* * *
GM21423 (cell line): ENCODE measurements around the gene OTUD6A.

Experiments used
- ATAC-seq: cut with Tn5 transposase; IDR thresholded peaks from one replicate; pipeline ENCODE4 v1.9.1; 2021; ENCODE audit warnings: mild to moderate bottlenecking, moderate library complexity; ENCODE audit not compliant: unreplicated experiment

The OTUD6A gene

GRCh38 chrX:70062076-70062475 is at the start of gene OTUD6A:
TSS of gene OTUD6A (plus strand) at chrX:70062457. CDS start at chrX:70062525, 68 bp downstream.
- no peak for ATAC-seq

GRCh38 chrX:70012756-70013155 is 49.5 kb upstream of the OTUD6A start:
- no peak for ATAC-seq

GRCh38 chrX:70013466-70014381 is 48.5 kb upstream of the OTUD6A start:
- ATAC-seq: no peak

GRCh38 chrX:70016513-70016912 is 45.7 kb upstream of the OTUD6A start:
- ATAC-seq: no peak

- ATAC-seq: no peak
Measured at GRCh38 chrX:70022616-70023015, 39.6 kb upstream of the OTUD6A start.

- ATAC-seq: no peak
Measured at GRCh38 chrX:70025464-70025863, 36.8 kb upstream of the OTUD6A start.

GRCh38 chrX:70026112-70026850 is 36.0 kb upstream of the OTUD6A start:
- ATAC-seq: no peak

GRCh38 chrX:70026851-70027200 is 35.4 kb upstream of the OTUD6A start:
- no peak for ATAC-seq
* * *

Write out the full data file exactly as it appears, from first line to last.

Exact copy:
GM21423 (cell line): ENCODE measurements around the gene OTUD6A.

Experiments used
- ATAC-seq: cut with Tn5 transposase; IDR thresholded peaks from one replicate; pipeline ENCODE4 v1.9.1; 2021; ENCODE audit warnings: mild to moderate bottlenecking, moderate library complexity; ENCODE audit not compliant: unreplicated experiment

The OTUD6A gene

GRCh38 chrX:70062076-70062475 is at the start of gene OTUD6A:
TSS of gene OTUD6A (plus strand) at chrX:70062457. CDS start at chrX:70062525, 68 bp downstream.
- no peak for ATAC-seq

GRCh38 chrX:70012756-70013155 is 49.5 kb upstream of the OTUD6A start:
- no peak for ATAC-seq

GRCh38 chrX:70013466-70014381 is 48.5 kb upstream of the OTUD6A start:
- ATAC-seq: no peak

GRCh38 chrX:70016513-70016912 is 45.7 kb upstream of the OTUD6A start:
- ATAC-seq: no peak

- ATAC-seq: no peak
Measured at GRCh38 chrX:70022616-70023015, 39.6 kb upstream of the OTUD6A start.

- ATAC-seq: no peak
Measured at GRCh38 chrX:70025464-70025863, 36.8 kb upstream of the OTUD6A start.

GRCh38 chrX:70026112-70026850 is 36.0 kb upstream of the OTUD6A start:
- ATAC-seq: no peak

GRCh38 chrX:70026851-70027200 is 35.4 kb upstream of the OTUD6A start:
- no peak for ATAC-seq